Growing up in communist Romania, I learned the meaning of poverty and seclusion at a young age. America was all I could hope for so I could express myself and live my dreams. Coming to the US as a graduate student opened my eyes to the reality that I could never achieve happiness and self-fulfillment without the moral support of those around, who, in a way, have replaced my family.
I tried to ignore loneliness for the longest time. It had seemed to me that America was a place where the concept of loneness did not exist. Here are people from many places, races, or social groups that it is impossible not to find a community to associate with. Unfortunately, for me the US was but an ocean in which people were isolated islands. The feeling of independence slowly turned into seclusion.
I used to tell myself that I came here for a purpose, and nothing could stray me from my path. I made very few friends. Loneliness embittered me so much that I became unreceptive and self-sufficient. I focused only on my studies. In regards to people, I perpetuated the stereotypes. When I started my Master’s program, I was determined to be selfish and quiet.
Nevertheless, one incident changed my world view completely. I suffered from a car accident in September 2006, and had surgery performed on my right upper arm to correct a bone fracture. The stipend earned as a graduate student did not afford me to go home, and my family had no means to come and take care of me here. I was completely left to the mercy of strangers.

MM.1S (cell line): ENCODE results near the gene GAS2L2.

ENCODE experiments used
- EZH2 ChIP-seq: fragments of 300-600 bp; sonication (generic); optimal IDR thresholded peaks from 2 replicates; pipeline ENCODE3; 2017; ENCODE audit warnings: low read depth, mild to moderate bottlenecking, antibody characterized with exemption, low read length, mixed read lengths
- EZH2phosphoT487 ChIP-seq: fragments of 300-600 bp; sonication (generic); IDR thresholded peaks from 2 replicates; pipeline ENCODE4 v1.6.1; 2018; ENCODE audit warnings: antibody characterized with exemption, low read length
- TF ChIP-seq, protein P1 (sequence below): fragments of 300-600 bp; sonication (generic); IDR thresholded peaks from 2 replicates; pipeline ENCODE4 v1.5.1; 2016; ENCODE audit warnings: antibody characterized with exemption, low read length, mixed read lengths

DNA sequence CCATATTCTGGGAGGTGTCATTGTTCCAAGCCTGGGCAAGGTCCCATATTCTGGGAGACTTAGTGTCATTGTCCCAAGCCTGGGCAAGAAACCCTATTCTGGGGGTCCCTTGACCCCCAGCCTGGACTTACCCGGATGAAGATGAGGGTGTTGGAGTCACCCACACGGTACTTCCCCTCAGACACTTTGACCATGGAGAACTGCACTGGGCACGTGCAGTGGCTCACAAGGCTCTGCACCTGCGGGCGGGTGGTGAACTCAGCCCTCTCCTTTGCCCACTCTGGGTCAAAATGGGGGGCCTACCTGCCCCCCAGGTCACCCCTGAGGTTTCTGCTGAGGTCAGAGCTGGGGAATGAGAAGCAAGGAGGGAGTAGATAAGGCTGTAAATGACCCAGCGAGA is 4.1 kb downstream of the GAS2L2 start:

Loneliness took another shade of meaning: depression. I was stuck inside my little overpriced apartment, haunted by somber thoughts, shook by pain, and unable to sleep. After three weeks of absolute misery that had tied me to my mattress, I felt ready to give up and return to Romania. The few friends I had made were the only people I had. I was desperately awaiting their visits and help with groceries or laundry. My temporary infirmity had impressed them to the point where they would cook for me, open bottle caps and pill flasks, help me comb my hair or pull up a pair of pants. Their friendship alone helped me out of my dark hole.
In school, others showed their support. From them, I learned to be thankful, sensible, and caring. I learned to put my faith in people. I learned that in time, those little islands in the middle of the ocean grow roots which extend and connect with each other’s and form an archipelago. Months after my recovery, I am counting my friends. They bless me every day with their affection. They share their food, their time, and their lives with me. They are my family. I came to the US for a better life. Today, I am a rich person, I am proud of my education, but mostly, I am indeed happy.
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